Even as USA Today reports that more Americans are cutting out cable and satellite and replacing these services with set-top devices that stream TV shows and movies from the Web, many of us are now using these devices to attend church in people’s homes.
Case in point: More than 4,000 owners of the Roku player have installed a new channel from Northland, A Church Distributed (www.northlandchurch.net) that streams live worship services, along with past sermons, music and classes.
A pioneering church that has brought live worship to mobile devices including the iPhone and to Facebook’s 500 million users, Northland launched the first-ever church channel on Roku this October. Northland recently helped LifeChurch.TV launch a similar channel on Roku and wants to help many more churches do the same.
Originally designed to stream Netflix directly to TVs, Roku has since opened up to developers to create new music and video channels including Amazon On-Demand, Pandora and Major League Baseball.
Starting at $59, and about the size of a paperback novel, Roku is one of the most compact and least expensive ways to bring the church into just about any room. Installation is simple: Just connect the box to your existing Internet connection using ethernet or WI-FI, and plug an HDMI cable from the back of the unit into the TV.
“Our hope is that people will use this tool to gather together as the Bible challenges us to do in Hebrews 10:25,” explains Marty Taylor, Northland’s executive director of media design and technology.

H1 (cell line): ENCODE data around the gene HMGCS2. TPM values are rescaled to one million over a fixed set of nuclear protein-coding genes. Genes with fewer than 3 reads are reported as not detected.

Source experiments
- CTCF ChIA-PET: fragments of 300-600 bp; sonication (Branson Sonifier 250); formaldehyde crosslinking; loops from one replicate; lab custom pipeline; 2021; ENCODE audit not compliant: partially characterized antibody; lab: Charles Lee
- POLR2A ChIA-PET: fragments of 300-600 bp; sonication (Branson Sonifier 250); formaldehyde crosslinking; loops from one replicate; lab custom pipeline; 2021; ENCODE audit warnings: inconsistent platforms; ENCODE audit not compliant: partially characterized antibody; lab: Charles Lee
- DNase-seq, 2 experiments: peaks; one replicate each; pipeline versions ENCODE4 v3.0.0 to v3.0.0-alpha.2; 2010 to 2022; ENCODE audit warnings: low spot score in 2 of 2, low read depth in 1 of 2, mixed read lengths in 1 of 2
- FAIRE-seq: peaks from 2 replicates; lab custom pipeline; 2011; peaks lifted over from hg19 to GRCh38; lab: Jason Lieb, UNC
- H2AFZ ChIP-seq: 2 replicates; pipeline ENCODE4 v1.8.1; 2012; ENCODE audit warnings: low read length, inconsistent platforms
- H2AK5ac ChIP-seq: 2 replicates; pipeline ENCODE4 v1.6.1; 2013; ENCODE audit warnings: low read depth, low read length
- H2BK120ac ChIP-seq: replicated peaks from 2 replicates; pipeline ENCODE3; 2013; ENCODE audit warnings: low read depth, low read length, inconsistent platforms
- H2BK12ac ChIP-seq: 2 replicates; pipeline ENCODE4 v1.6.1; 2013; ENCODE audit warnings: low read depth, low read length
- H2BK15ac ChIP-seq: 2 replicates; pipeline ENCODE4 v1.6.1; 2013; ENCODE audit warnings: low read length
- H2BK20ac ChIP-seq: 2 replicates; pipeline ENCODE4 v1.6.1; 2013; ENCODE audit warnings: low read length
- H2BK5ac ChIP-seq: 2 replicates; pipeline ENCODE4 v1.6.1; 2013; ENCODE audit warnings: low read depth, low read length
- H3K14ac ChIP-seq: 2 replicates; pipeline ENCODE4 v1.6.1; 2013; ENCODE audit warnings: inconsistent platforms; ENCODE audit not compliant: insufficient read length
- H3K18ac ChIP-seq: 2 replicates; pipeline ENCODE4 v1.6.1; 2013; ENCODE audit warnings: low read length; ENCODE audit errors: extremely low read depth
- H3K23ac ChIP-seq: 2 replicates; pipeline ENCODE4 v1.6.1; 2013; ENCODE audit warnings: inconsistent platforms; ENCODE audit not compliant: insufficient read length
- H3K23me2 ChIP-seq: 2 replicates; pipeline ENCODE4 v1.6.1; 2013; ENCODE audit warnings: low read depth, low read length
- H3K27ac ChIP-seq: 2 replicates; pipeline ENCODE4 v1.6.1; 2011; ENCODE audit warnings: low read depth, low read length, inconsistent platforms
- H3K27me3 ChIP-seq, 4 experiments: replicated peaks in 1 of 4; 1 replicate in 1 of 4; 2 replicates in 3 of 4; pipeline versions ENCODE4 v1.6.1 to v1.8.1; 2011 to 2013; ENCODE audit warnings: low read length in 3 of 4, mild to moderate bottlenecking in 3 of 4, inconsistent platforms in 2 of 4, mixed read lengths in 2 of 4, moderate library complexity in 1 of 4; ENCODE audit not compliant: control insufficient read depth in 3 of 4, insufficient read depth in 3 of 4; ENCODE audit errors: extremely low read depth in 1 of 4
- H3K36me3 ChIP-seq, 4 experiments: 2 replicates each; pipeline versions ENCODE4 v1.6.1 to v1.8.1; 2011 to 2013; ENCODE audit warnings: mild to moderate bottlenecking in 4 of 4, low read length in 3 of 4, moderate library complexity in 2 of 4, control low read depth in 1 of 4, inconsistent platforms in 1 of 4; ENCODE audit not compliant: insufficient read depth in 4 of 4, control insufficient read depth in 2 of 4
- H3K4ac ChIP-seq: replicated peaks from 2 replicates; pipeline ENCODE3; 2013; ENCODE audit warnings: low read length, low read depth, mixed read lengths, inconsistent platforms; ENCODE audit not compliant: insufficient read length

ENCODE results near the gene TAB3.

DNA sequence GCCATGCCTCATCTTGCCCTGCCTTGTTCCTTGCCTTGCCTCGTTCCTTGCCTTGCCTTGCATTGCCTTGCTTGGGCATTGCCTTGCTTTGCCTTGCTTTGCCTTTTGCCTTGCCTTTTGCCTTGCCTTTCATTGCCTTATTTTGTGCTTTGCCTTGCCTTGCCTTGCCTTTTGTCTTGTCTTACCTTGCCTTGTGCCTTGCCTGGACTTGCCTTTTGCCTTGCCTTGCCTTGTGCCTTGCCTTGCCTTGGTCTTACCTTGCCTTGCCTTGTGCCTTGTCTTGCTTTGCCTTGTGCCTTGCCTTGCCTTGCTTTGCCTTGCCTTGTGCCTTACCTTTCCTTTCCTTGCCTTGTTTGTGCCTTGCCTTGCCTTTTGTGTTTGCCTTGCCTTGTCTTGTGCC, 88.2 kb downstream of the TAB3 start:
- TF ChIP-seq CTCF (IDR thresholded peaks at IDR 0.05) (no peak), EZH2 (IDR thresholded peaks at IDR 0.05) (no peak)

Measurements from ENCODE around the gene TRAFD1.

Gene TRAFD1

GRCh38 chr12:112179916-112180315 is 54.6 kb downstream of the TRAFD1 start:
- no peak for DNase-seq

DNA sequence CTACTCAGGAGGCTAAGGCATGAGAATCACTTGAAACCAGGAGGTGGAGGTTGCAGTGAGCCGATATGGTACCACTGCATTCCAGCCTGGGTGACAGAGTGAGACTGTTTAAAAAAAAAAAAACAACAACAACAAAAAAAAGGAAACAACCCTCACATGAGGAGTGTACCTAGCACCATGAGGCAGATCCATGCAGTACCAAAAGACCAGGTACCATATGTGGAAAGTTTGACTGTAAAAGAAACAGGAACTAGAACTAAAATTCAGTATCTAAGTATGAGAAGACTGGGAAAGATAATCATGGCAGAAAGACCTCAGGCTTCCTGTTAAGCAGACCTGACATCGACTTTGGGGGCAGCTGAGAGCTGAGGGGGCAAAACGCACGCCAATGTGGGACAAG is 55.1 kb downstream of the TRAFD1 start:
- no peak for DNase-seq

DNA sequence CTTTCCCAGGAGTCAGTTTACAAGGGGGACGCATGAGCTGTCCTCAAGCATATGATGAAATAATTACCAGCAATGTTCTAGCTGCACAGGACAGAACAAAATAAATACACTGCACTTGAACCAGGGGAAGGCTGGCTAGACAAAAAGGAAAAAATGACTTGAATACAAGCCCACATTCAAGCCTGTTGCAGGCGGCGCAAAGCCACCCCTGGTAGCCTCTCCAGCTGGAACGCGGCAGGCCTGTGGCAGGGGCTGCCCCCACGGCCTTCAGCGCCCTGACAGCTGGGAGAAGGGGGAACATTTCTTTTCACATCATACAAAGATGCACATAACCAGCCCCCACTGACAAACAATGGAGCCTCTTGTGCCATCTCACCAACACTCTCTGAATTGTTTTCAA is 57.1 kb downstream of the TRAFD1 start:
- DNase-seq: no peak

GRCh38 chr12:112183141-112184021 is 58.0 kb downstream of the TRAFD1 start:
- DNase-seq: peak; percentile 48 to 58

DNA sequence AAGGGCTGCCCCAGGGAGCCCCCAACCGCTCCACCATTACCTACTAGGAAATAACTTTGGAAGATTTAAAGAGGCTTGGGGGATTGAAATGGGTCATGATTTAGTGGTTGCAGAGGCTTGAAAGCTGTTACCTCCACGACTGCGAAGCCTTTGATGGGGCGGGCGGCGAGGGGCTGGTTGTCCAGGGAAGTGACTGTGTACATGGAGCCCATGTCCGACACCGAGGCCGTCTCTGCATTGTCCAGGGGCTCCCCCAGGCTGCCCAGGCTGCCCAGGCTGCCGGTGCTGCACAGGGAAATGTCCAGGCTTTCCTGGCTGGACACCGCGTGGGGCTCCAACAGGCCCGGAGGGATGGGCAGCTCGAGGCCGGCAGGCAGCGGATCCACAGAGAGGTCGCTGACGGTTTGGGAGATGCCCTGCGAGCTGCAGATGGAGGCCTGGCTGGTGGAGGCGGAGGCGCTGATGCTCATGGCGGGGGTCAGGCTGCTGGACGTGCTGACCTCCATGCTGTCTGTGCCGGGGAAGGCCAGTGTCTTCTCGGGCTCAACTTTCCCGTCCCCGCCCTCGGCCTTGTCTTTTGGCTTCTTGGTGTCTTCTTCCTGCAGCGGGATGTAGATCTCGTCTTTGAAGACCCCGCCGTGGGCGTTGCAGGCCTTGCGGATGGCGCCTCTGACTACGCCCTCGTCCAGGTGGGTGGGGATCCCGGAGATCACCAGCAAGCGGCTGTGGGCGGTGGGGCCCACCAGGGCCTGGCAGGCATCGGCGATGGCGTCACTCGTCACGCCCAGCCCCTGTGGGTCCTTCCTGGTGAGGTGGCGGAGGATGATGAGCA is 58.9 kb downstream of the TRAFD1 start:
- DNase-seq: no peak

The device is a potential boon for the burgeoning house church movement. According to noted researcher George Barna, one-third of American adults claim to have “experienced God or expressed (their) faith in God in a house church or simple church meeting in the past month.”
Ron and Marcy Burth started a house church this summer at their home in Venice, Fla., which is now attended by 20 people. Marcy raves, “The Roku box is fantastic. It has really simplified our connection to Northland.”
Jeremy Langston is an online congregant from Benton, La., who has worshiped with Northland along with his wife and five children for about a year now. A paramedic on an offshore oil platform, Langston worships via Northland’s Facebook app when he’s working in the Gulf.
“When I am home, I enjoy the Roku’s large, high-quality picture instead of a tiny computer screen, and the sound is much better,” he says.
Hulu, the popular online TV and movie site, just made its subscription service available in the Roku Channel Store. Additions such as this will almost certainly have more people buying the device during the holidays, which means more people potentially finding Northland’s channel.
Langston concludes, “It may help win many people to Christ who were not even looking for Him.”